For the French, economic factors may also be relevant. Paris certainly does not want to be left out of the post-Saddam order, especially when it comes to its oil concessions. But the economic variable should not be overstated. The country's exports to Iraq make up only 0.2 percent of the total, and imports from Iraq are only 0.3 percent of France's total trade. More important here is a general weariness of US unilateralism.

China has also played hard to get. Beijing hopes for the United States to look the other way when it comes to the Chinese crackdown on Muslim minorities in its Western provinces. A softened stance toward the Tibet issue would be an added plus. Even better would be if the US leaned on the Dalai Lama to lighten up in his public pressure campaign. China's support of the war on terrorism has already gone a long way in easing prior tensions over the downing the US spy plane and Bush's dogged pursuit of a national missile defense program.


Behind the scenes, other matters were also at issue. Partially at stake was the extent of the US ability to exert effective pressure on its fellow Security Council members. Much like the lead-up to the Persian Gulf war in 1991, the recent diplomatic struggle was a test of whether the world's sole superpower could bring to bear sufficient economic, military and political influence to quickly transform the myriad skeptics into a coalition of supporters.

The tactics in this effort are hardly new. In 1990, George Bush Sr wielded cheap Saudi oil for nations such as the Soviet Union, whose economy was in utter shambles. On Bush's request, the Saudi foreign minister hustled to Moscow to offer a billion-dollar deal before the Russian winter set in, and Mikhail Gorbachev promptly dropped all prior dissent.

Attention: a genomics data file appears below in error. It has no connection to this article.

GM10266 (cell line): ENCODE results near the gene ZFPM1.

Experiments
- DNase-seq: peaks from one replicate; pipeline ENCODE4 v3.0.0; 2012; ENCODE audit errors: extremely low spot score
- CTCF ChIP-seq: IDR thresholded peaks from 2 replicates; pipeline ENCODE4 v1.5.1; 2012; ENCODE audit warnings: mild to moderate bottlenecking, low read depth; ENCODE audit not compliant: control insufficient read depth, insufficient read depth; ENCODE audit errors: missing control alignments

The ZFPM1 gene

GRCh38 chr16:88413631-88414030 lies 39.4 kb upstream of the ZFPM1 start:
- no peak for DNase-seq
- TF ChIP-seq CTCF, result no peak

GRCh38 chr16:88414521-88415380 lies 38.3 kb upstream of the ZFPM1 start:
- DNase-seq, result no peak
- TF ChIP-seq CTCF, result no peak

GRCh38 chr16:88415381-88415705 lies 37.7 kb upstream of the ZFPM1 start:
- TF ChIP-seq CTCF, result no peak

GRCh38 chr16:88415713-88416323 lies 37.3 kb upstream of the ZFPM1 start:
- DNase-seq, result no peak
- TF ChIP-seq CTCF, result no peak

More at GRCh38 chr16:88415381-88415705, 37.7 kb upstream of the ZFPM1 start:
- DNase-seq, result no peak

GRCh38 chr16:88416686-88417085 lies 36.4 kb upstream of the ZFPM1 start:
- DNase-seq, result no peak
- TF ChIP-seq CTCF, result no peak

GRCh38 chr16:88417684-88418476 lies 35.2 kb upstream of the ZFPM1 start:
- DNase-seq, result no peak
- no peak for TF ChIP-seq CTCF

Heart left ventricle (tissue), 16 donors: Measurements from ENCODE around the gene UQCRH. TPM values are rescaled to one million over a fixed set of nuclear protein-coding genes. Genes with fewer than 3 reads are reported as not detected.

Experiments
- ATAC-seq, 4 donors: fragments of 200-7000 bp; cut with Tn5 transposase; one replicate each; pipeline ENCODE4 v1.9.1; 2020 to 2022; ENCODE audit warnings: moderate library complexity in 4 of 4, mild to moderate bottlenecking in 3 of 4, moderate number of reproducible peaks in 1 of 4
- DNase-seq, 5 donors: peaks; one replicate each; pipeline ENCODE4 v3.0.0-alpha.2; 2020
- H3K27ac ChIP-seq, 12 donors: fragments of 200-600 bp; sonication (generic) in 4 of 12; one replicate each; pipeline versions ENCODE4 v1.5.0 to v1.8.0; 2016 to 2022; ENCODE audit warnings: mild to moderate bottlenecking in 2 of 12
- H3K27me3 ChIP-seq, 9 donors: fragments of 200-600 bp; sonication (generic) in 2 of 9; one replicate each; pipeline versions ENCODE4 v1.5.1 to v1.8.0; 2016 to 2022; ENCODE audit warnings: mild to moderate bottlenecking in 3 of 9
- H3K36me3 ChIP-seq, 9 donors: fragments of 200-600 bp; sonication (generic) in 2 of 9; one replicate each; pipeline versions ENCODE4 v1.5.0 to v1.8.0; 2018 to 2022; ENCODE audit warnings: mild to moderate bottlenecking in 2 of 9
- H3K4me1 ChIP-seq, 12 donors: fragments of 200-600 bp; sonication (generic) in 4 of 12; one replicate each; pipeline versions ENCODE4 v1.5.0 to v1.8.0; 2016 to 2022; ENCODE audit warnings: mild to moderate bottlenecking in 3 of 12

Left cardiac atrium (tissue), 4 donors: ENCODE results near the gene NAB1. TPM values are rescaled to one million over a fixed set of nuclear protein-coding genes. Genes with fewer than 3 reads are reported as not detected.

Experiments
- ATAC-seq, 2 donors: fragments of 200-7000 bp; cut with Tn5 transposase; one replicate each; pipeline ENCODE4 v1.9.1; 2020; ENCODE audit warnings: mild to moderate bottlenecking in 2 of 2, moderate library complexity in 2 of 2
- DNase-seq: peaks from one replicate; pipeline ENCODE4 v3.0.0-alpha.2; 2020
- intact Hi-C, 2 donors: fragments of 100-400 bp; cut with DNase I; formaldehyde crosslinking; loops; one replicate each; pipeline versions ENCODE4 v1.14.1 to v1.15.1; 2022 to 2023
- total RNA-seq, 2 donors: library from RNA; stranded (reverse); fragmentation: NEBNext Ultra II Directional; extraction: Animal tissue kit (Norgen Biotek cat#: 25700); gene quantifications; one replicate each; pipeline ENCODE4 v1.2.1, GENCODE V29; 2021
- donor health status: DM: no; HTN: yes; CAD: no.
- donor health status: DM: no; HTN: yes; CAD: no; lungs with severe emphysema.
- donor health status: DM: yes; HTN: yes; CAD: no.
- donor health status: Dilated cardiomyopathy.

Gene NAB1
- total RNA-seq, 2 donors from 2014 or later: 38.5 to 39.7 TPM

Elsewhere, other carrots were dangled: arms packages for militarizing states such as Ethiopia and Columbia; debt forgiveness like the $14 billion provided to Egypt (then the most indebted country in Africa). All came through in the months immediately preceding the war. Iran's first World Bank loan (of $250 million) was approved on the day before the ground attack in Iraq. US diplomats went to China, whose veto was feared, asking them to name the price. Beijing was still under the cloud of the Tiananmen Square incident, but diplomatic rehabilitation was fast on the way as the White House soon announced a visit from the Chinese foreign minister.

Of the available sticks, the most famous was that used on Yemen. The sole Arab nation in the Security Council, Yemen voted against the war, joined only by Cuba. Moments after the vote, a US diplomat, unwittingly caught on an open microphone, commented to the Sana'a representative: "That will be the most expensive 'no/ vote you ever cast." Three days later, the US axed its full aid package of $70 million to the country and Saudi Arabia expelled 800,000 Yemeni workers from its territory. The country's economy took an immediate nose-dive.

It's far too soon to know what carrots were offered this time. But there are indications that the stick has already struck in some cases. Mauritius, which holds Africa's seat on the Security Council and which was perceived by many as a critical swing vote, felt the force as its UN ambassador made the mistake of not openly backing Washington's position. After being immediately recalled home and given a stern talking to from the nation's prime minister, the ambassador was subsequently dispatched back to New York to vote in favor of the resolution. Mauritius's aid agreement with the US requires the impoverished country to vote with the US in any multilateral scenario.

For the time being, all is quiet at the UN, and the US has its hard-fought resolution. Though most agree on the inevitability, no one knows what the trigger will be or when it will fire. But when it does, the diplomatic wrangling will begin anew, but with the stakes even higher. And by that time, the US forces may already be on the ground.

2002 Asia Times Online Co Ltd. All rights reserved